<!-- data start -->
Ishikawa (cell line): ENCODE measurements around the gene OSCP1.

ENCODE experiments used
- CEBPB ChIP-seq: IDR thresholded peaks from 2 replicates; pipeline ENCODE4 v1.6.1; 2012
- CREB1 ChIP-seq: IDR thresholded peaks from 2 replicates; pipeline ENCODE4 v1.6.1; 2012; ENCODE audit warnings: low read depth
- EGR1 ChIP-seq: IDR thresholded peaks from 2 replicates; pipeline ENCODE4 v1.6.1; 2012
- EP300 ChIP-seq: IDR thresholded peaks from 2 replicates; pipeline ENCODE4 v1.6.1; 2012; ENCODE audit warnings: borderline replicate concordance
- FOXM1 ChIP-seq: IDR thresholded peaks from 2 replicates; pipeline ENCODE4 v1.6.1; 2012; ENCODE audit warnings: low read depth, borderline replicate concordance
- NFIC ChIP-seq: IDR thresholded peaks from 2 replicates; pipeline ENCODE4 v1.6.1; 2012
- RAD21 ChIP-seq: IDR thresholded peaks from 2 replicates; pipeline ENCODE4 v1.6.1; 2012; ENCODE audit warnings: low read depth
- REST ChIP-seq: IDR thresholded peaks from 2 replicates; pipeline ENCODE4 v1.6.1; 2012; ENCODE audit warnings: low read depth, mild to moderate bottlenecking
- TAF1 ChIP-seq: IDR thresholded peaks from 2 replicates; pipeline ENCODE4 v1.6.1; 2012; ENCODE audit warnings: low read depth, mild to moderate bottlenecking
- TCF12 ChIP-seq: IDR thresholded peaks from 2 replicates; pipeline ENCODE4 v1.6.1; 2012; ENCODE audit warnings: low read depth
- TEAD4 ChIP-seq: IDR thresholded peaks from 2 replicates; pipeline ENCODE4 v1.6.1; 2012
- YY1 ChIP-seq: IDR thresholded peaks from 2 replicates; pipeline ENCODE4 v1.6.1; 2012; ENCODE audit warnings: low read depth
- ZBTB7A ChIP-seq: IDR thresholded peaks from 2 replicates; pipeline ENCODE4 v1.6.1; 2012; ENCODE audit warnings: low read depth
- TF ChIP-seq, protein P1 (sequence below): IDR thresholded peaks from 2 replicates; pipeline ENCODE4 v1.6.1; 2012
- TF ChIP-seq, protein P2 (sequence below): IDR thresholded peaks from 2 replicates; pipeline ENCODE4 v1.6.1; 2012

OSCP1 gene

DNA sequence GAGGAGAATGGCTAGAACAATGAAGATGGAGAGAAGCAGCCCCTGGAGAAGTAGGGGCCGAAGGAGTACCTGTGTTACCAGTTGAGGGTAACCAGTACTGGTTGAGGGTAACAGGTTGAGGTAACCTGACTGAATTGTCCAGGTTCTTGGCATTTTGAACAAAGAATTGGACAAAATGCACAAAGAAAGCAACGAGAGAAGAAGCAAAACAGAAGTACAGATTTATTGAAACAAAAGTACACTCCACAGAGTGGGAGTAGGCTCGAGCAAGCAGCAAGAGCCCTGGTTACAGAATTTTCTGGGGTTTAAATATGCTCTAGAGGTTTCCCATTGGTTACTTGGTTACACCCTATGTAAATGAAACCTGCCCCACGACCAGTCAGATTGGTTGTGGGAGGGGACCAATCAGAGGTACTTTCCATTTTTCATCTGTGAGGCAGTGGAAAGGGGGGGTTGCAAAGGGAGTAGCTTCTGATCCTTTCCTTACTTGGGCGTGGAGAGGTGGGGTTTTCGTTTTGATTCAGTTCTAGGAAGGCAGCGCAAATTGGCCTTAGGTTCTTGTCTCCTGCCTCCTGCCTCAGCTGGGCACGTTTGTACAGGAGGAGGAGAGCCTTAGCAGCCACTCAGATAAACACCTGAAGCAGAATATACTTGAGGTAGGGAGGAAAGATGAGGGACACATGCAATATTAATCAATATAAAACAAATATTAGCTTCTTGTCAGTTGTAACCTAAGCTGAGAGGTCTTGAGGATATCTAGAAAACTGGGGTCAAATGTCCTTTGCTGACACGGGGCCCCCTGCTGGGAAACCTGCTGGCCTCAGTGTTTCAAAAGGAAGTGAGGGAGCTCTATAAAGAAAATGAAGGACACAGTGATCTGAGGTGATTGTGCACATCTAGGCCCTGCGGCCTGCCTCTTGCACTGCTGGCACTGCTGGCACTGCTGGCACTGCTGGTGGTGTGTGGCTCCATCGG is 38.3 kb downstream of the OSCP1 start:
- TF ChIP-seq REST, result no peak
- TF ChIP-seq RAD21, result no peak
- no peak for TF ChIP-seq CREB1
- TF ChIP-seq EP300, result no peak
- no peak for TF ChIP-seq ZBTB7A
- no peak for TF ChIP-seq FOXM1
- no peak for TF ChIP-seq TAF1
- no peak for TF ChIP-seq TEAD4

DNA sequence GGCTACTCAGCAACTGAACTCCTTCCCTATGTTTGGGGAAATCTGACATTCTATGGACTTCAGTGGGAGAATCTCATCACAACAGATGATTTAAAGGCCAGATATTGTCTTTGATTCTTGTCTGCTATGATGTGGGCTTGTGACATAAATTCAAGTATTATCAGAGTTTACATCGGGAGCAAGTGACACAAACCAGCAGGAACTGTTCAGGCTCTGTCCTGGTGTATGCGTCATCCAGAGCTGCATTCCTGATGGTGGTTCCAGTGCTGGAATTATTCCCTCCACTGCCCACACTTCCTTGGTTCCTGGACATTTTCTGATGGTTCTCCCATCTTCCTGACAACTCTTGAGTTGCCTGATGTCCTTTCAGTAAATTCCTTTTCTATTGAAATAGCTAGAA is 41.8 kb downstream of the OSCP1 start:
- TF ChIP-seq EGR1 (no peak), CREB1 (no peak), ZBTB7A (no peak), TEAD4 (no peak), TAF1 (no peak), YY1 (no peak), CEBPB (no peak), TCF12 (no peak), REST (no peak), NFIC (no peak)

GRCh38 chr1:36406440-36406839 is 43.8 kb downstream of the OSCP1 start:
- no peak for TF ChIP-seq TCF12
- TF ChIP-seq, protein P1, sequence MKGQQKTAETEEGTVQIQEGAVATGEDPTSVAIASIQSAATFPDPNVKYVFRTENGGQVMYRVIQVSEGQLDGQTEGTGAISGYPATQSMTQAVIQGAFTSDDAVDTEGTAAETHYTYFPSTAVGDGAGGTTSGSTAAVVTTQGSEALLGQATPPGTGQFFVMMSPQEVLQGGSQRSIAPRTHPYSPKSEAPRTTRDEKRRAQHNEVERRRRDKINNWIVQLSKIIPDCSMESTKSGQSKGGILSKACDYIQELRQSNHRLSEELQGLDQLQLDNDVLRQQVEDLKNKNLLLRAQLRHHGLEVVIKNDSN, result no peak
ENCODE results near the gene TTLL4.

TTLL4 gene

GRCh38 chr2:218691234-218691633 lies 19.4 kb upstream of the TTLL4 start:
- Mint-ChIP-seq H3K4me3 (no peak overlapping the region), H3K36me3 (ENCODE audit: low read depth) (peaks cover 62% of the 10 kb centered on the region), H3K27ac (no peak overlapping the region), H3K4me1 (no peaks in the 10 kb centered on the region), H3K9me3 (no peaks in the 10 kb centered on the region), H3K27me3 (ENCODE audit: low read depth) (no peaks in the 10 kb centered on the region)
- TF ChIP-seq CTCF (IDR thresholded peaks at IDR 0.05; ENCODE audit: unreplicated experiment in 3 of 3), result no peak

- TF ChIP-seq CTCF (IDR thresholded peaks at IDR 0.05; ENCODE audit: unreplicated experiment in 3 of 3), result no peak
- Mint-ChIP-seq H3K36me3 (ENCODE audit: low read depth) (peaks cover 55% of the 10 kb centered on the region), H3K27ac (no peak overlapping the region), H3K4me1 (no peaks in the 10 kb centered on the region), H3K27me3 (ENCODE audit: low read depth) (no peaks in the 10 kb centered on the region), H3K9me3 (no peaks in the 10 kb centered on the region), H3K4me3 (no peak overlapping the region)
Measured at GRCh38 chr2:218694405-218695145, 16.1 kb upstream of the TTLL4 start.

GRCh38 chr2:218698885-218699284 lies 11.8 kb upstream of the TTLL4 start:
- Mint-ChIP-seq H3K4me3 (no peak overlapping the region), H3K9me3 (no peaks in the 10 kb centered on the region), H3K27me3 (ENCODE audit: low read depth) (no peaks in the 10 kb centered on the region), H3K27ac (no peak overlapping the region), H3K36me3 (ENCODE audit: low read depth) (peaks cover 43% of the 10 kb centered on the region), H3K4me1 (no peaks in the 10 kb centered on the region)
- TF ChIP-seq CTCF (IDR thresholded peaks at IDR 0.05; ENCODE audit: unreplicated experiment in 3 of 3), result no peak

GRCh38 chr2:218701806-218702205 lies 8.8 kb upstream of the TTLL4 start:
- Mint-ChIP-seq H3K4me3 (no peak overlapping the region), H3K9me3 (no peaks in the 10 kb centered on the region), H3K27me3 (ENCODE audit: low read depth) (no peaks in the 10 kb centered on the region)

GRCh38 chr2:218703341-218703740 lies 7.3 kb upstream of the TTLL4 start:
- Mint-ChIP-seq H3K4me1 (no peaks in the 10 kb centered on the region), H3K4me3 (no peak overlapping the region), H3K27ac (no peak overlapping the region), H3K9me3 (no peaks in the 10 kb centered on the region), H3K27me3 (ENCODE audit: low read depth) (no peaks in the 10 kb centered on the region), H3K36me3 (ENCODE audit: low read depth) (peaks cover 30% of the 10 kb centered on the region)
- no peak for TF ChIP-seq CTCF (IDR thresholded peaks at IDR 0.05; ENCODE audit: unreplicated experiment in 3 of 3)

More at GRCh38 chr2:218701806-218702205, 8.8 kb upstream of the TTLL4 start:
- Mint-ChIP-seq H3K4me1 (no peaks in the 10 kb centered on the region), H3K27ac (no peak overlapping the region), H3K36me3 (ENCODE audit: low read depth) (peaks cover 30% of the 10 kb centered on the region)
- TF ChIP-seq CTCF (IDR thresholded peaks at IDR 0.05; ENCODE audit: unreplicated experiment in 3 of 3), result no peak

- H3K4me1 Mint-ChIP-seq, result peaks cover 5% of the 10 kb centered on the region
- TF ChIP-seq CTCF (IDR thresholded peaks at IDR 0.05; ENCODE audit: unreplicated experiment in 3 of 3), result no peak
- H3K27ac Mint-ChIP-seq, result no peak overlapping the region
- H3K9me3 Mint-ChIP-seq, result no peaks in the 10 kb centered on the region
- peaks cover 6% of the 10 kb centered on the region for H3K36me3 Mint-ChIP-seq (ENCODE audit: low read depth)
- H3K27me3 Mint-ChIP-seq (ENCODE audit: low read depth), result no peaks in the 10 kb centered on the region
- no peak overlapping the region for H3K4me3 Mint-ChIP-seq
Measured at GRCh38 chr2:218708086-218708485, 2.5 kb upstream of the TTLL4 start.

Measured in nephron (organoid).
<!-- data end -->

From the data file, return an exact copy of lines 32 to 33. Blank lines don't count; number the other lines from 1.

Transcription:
- TF ChIP-seq, protein P1, sequence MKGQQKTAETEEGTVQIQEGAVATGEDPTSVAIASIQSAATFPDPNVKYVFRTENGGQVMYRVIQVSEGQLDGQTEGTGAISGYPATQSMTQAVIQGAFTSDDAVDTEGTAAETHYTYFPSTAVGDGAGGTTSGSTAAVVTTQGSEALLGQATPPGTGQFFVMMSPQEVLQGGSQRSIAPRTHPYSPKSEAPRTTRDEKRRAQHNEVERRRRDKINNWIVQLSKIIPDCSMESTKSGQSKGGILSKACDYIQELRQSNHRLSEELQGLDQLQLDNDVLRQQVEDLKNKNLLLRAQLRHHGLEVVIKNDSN, result no peak
ENCODE results near the gene TTLL4.